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Death Valley in '49 by William Lewis Manly

Part 3 out of 8

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waste. The blood, hide and intestines were all prepared in some way for
food. This meeting lasted till late at night. If some of them had lost
their minds I should not have been surprised, for hunger swallows all
other feelings. A man in a starving condition is a savage. He may be as
blood-shed and selfish as a wild beast, as docile and gentle as a lamb,
or as wild and crazy as a terrified animal, devoid of affection, reason
or thought of justice. We were none of us as bad as this, and yet there
was a strange look in the eyes of some of us sometimes, as I saw by
looking round, and as others no doubt realized for I saw them making
mysterious glances even in my direction.

Morning came and all were silent. The dim prospect of the future seemed
to check every tongue. When one left a water hole he went away as if in
doubt whether he would ever enjoy the pleasure of another drop. Every
camp was sad beyond description, and no one can guide the pen to make it
tell the tale as it seemed to us. When our morning meal of soup and meat
was finished, Bennett's two teams, and the two of Arcane's concluded
their chances of life were better if they could take some provisions and
strike out on foot, and so they were given what they could carry, and
they arranged their packs and bade us a sorrowful good bye hoping to
meet again on the Pacific Coast. There were genuine tears shed at the
parting and I believe neither party ever expected to see each other in
this life again.

Bennett's two men were named Silas Helmer and S.S. or C.C. Abbott, but I
have forgotten the names of Arcane's men. Mr. Abbott was from New York,
a harness maker by trade, and he took his circular cutting knife with
him, saying it was light to carry and the weapon he should need. One of
them had a gun. They took the trail taken by the Jayhawkers. All the
provisions they could carry besides their blankets could not last them
to exceed 10 days, and I well knew they could hardly get off the desert
in that time. Mr. Abbott was a man I loved fondly. He was good company
in camp, and happy and sociable. He had shown no despondency at any time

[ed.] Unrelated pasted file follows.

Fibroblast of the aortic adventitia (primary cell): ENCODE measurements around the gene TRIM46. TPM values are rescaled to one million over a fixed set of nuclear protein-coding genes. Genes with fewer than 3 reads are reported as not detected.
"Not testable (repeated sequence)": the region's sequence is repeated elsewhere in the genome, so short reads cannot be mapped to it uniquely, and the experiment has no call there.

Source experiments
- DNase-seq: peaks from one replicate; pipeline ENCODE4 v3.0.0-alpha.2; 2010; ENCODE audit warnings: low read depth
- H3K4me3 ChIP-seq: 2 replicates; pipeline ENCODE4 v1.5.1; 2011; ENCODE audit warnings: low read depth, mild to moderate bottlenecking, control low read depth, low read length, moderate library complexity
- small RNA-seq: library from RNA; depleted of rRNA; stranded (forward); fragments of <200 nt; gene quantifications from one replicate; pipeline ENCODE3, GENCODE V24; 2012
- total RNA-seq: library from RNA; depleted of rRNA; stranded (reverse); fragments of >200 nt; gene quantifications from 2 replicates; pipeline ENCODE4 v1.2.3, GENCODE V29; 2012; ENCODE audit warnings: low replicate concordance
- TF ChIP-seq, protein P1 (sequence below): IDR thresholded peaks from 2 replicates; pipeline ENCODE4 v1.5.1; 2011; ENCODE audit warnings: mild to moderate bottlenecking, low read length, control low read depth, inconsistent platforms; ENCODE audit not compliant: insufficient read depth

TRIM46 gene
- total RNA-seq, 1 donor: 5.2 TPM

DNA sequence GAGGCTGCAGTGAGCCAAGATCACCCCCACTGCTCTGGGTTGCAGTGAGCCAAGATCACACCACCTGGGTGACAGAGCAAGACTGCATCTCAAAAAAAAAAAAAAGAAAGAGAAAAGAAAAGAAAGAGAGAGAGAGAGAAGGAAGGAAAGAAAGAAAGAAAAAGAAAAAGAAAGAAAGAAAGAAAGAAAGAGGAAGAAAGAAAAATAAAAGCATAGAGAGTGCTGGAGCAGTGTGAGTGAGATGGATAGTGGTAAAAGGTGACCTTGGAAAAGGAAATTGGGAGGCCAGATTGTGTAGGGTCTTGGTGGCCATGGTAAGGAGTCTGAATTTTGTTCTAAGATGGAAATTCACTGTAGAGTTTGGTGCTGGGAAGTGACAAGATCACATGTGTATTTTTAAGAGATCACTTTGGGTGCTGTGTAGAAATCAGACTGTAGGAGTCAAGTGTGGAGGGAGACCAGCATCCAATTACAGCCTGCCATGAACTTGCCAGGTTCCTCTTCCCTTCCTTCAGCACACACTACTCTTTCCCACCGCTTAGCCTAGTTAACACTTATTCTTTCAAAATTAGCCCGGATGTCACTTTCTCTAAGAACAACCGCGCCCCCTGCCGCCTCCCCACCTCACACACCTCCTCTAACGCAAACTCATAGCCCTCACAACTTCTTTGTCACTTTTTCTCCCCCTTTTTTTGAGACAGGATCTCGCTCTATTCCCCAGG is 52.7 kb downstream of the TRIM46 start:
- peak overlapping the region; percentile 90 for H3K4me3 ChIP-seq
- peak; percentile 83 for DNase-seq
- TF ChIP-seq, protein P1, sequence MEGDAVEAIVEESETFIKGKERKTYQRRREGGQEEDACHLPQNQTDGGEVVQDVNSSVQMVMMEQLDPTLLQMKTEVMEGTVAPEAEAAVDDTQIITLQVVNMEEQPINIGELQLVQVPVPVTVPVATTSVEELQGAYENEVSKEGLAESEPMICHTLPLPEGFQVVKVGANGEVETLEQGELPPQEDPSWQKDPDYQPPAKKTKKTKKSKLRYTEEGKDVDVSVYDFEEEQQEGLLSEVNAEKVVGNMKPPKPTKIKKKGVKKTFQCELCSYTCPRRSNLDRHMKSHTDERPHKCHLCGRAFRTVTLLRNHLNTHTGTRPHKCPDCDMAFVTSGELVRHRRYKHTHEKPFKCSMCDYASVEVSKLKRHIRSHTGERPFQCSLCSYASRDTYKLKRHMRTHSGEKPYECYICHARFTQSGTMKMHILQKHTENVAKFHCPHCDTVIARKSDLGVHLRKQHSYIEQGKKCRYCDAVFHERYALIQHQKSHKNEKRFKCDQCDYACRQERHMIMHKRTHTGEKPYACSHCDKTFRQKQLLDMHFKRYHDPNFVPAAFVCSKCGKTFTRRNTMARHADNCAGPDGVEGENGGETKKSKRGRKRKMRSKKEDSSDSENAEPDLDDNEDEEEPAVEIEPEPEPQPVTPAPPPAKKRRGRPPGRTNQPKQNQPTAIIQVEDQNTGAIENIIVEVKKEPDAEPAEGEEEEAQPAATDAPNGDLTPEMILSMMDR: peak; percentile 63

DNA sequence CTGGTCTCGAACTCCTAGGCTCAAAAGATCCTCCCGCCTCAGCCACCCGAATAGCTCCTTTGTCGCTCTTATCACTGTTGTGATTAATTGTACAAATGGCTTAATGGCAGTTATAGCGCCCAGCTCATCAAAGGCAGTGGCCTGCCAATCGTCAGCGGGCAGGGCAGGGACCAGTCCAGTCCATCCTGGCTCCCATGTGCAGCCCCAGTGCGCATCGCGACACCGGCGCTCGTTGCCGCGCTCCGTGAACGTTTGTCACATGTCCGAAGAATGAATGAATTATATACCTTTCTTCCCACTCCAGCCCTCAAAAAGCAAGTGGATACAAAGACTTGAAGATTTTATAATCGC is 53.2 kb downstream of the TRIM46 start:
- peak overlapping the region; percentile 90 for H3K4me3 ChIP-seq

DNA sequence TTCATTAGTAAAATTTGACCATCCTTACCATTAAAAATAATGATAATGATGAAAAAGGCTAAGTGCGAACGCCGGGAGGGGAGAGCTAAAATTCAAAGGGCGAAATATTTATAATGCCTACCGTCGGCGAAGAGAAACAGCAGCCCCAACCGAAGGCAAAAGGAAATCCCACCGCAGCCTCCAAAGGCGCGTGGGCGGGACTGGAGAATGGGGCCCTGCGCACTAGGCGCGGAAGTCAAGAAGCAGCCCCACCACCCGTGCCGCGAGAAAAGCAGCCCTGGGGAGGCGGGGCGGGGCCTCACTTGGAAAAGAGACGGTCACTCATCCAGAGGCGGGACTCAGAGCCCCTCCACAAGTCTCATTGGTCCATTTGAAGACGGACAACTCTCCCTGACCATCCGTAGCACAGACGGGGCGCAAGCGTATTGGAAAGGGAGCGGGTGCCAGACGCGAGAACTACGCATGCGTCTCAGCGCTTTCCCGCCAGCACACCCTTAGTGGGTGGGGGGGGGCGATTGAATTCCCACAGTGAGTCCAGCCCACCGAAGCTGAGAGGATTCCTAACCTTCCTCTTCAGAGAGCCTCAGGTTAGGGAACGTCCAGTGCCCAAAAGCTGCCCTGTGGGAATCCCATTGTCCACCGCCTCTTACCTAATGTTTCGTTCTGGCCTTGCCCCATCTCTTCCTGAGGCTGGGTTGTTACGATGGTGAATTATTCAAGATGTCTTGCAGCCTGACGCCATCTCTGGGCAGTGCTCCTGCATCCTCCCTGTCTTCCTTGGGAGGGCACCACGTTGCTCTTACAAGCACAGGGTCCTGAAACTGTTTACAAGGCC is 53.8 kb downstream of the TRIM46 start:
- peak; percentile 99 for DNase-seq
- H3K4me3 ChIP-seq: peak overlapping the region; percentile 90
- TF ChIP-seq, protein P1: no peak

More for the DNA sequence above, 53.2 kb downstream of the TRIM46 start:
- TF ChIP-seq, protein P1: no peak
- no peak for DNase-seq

until the night of the last meeting and the morning of the parting. His
chances seemed to me to be much poorer than my own, but I hardly think
he realized it. When in bed I could not keep my thoughts back from the
old home I had left, where good water and a bountiful spread were always
ready at the proper hour. I know I dreamed of taking a draft of cool,
sweet water from a full pitcher and then woke up with my mouth and
throat as dry as dust. The good home I left behind was a favorite theme
about the campfire, and many a one told of the dream pictures, natural
as life, that came to him of the happy Eastern home with comfort and
happiness surrounding it, even if wealth was lacking. The home of the
poorest man on earth was preferable to this place. Wealth was of no
value here. A hoard of twenty dollar gold pieces could now
stand before us the whole day long with no temptation to touch a single
coin, for its very weight would drag us nearer death. We could purchase
nothing with it and we would have cared no more for it as a thing of
value than we did the desert sands. We would have given much more for
some of the snow which we could see drifting over the peak of the great
snow mountains over our heads like a dusty cloud.

Deeming it best to spare the strength as much as possible, I threw away
everything I could, retaining only my glass, some ammunition, sheath
knife and tin cup. No unnecessary burden could be put on any man or
beast, lest he lie down under it, never to rise again. Life and strength
were sought to be husbanded in every possible way.

Leaving this camp where the water was appreciated we went over a road
for perhaps 8 miles and came to the mouth of a rocky canon leading up
west to the summit of the range. This canon was too rough for wagons to
pass over. Out in the valley near its mouth was a mound about four feet
high and in the top of this a little well that held about a pailful of
water that was quite strong of sulphur. When stirred it would look quite
black. About the mouth of the well was a wire grass that seemed to
prevent it caving in. It seems the drifting sand had slowly built this
little mound about the little well of water in a curious way. We spent
the night here and kept a man at the well all night to keep the water
dipped out as fast as it flowed, in order to get enough for ourselves
and cattle. The oxen drank this water better than they did the brackish
water of the former camp.

The plain was thinly scattered with sage brush, and up near the base of
the mountain some greasewood grew in little bunches like currant bushes.

The men with wagons decided they would take this canon and follow it up
to try to get over the range, and not wait for me to go ahead and
explore, as they said it took too much time and the provisions,
consisting now of only ox meat were getting more precarious every day.
To help them all I could and if possible to be forewarned a little of
danger, I shouldered my gun and pushed on ahead as fast as I could. The
bottom was of sharp broken rock, which would be very hard for the feet
of the oxen, although we had rawhide moccasins for them for some time,
and this was the kind of foot-gear I wore myself. I walked on as rapidly
as I could, and after a time came to where the canon spread out into a
kind of basin enclosed on all sides but the entrance, with a wall of
high, steep rock, possible to ascend on foot but which would apparently
bar the further progress of the wagons, and I turned back utterly
disappointed. I got on an elevation where I could look over the country